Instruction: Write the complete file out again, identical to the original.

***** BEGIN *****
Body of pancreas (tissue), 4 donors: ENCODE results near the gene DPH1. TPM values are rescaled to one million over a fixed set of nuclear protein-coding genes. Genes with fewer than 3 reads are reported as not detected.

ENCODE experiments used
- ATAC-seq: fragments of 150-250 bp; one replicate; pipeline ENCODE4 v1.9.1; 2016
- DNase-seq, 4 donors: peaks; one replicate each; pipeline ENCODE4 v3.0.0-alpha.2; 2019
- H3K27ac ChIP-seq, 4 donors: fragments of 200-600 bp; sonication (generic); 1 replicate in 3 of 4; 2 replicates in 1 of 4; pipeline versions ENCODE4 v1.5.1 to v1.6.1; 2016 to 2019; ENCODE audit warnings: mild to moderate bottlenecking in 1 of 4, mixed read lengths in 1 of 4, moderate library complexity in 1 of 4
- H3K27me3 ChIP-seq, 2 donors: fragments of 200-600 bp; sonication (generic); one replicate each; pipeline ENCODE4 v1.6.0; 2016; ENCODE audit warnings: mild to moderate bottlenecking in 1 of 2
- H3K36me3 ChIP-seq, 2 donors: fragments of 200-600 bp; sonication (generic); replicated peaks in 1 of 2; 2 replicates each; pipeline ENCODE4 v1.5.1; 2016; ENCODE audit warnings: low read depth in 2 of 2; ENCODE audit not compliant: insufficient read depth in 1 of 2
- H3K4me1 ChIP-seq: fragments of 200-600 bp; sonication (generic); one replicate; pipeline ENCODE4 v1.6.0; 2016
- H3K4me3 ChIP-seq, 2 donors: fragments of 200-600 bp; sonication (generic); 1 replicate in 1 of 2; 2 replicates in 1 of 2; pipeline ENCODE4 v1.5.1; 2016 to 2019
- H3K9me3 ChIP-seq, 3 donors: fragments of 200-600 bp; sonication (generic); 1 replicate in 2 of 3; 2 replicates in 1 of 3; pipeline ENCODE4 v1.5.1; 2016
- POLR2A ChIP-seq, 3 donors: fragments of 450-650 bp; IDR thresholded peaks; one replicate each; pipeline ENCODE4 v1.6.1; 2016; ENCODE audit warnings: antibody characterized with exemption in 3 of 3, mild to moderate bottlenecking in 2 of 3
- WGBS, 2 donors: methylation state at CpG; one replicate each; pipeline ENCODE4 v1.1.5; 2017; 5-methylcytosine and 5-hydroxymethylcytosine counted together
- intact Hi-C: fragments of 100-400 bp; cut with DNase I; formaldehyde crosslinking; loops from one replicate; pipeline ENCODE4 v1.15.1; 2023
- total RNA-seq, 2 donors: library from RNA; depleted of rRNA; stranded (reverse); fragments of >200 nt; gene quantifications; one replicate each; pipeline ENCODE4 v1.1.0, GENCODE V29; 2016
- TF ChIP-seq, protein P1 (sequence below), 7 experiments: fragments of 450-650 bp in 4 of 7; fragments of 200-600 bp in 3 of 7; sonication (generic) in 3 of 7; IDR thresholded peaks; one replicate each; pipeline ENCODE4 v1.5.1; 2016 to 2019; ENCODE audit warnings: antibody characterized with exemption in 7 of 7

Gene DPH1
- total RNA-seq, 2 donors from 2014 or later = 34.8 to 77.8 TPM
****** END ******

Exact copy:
Body of pancreas (tissue), 4 donors: ENCODE results near the gene DPH1. TPM values are rescaled to one million over a fixed set of nuclear protein-coding genes. Genes with fewer than 3 reads are reported as not detected.

ENCODE experiments used
- ATAC-seq: fragments of 150-250 bp; one replicate; pipeline ENCODE4 v1.9.1; 2016
- DNase-seq, 4 donors: peaks; one replicate each; pipeline ENCODE4 v3.0.0-alpha.2; 2019
- H3K27ac ChIP-seq, 4 donors: fragments of 200-600 bp; sonication (generic); 1 replicate in 3 of 4; 2 replicates in 1 of 4; pipeline versions ENCODE4 v1.5.1 to v1.6.1; 2016 to 2019; ENCODE audit warnings: mild to moderate bottlenecking in 1 of 4, mixed read lengths in 1 of 4, moderate library complexity in 1 of 4
- H3K27me3 ChIP-seq, 2 donors: fragments of 200-600 bp; sonication (generic); one replicate each; pipeline ENCODE4 v1.6.0; 2016; ENCODE audit warnings: mild to moderate bottlenecking in 1 of 2
- H3K36me3 ChIP-seq, 2 donors: fragments of 200-600 bp; sonication (generic); replicated peaks in 1 of 2; 2 replicates each; pipeline ENCODE4 v1.5.1; 2016; ENCODE audit warnings: low read depth in 2 of 2; ENCODE audit not compliant: insufficient read depth in 1 of 2
- H3K4me1 ChIP-seq: fragments of 200-600 bp; sonication (generic); one replicate; pipeline ENCODE4 v1.6.0; 2016
- H3K4me3 ChIP-seq, 2 donors: fragments of 200-600 bp; sonication (generic); 1 replicate in 1 of 2; 2 replicates in 1 of 2; pipeline ENCODE4 v1.5.1; 2016 to 2019
- H3K9me3 ChIP-seq, 3 donors: fragments of 200-600 bp; sonication (generic); 1 replicate in 2 of 3; 2 replicates in 1 of 3; pipeline ENCODE4 v1.5.1; 2016
- POLR2A ChIP-seq, 3 donors: fragments of 450-650 bp; IDR thresholded peaks; one replicate each; pipeline ENCODE4 v1.6.1; 2016; ENCODE audit warnings: antibody characterized with exemption in 3 of 3, mild to moderate bottlenecking in 2 of 3
- WGBS, 2 donors: methylation state at CpG; one replicate each; pipeline ENCODE4 v1.1.5; 2017; 5-methylcytosine and 5-hydroxymethylcytosine counted together
- intact Hi-C: fragments of 100-400 bp; cut with DNase I; formaldehyde crosslinking; loops from one replicate; pipeline ENCODE4 v1.15.1; 2023
- total RNA-seq, 2 donors: library from RNA; depleted of rRNA; stranded (reverse); fragments of >200 nt; gene quantifications; one replicate each; pipeline ENCODE4 v1.1.0, GENCODE V29; 2016
- TF ChIP-seq, protein P1 (sequence below), 7 experiments: fragments of 450-650 bp in 4 of 7; fragments of 200-600 bp in 3 of 7; sonication (generic) in 3 of 7; IDR thresholded peaks; one replicate each; pipeline ENCODE4 v1.5.1; 2016 to 2019; ENCODE audit warnings: antibody characterized with exemption in 7 of 7

Gene DPH1
- total RNA-seq, 2 donors from 2014 or later = 34.8 to 77.8 TPM